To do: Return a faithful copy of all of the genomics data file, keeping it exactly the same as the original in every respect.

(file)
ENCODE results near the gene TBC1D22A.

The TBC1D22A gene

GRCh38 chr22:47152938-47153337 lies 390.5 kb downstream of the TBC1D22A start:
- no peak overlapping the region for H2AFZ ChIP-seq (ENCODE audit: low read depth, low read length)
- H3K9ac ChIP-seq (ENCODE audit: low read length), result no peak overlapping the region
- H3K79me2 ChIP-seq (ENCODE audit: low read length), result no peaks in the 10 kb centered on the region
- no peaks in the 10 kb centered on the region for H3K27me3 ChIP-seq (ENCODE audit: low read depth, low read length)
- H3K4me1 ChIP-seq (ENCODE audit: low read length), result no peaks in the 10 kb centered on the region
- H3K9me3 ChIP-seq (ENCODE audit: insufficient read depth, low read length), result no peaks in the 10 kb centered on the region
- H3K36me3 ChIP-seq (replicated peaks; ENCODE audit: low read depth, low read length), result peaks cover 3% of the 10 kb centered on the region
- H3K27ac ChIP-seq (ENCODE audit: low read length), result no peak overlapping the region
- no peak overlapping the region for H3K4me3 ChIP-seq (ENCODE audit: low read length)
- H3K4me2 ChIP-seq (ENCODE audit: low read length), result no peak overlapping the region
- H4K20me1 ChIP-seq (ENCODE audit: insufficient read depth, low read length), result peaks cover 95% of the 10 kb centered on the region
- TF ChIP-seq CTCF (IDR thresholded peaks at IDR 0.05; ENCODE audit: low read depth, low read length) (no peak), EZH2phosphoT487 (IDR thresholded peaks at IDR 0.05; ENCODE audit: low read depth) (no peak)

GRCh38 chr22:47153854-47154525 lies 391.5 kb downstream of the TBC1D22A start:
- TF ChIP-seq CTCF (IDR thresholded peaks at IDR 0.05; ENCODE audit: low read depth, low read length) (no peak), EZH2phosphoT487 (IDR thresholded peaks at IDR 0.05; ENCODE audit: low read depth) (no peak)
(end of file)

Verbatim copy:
ENCODE results near the gene TBC1D22A.

The TBC1D22A gene

GRCh38 chr22:47152938-47153337 lies 390.5 kb downstream of the TBC1D22A start:
- no peak overlapping the region for H2AFZ ChIP-seq (ENCODE audit: low read depth, low read length)
- H3K9ac ChIP-seq (ENCODE audit: low read length), result no peak overlapping the region
- H3K79me2 ChIP-seq (ENCODE audit: low read length), result no peaks in the 10 kb centered on the region
- no peaks in the 10 kb centered on the region for H3K27me3 ChIP-seq (ENCODE audit: low read depth, low read length)
- H3K4me1 ChIP-seq (ENCODE audit: low read length), result no peaks in the 10 kb centered on the region
- H3K9me3 ChIP-seq (ENCODE audit: insufficient read depth, low read length), result no peaks in the 10 kb centered on the region
- H3K36me3 ChIP-seq (replicated peaks; ENCODE audit: low read depth, low read length), result peaks cover 3% of the 10 kb centered on the region
- H3K27ac ChIP-seq (ENCODE audit: low read length), result no peak overlapping the region
- no peak overlapping the region for H3K4me3 ChIP-seq (ENCODE audit: low read length)
- H3K4me2 ChIP-seq (ENCODE audit: low read length), result no peak overlapping the region
- H4K20me1 ChIP-seq (ENCODE audit: insufficient read depth, low read length), result peaks cover 95% of the 10 kb centered on the region
- TF ChIP-seq CTCF (IDR thresholded peaks at IDR 0.05; ENCODE audit: low read depth, low read length) (no peak), EZH2phosphoT487 (IDR thresholded peaks at IDR 0.05; ENCODE audit: low read depth) (no peak)

GRCh38 chr22:47153854-47154525 lies 391.5 kb downstream of the TBC1D22A start:
- TF ChIP-seq CTCF (IDR thresholded peaks at IDR 0.05; ENCODE audit: low read depth, low read length) (no peak), EZH2phosphoT487 (IDR thresholded peaks at IDR 0.05; ENCODE audit: low read depth) (no peak)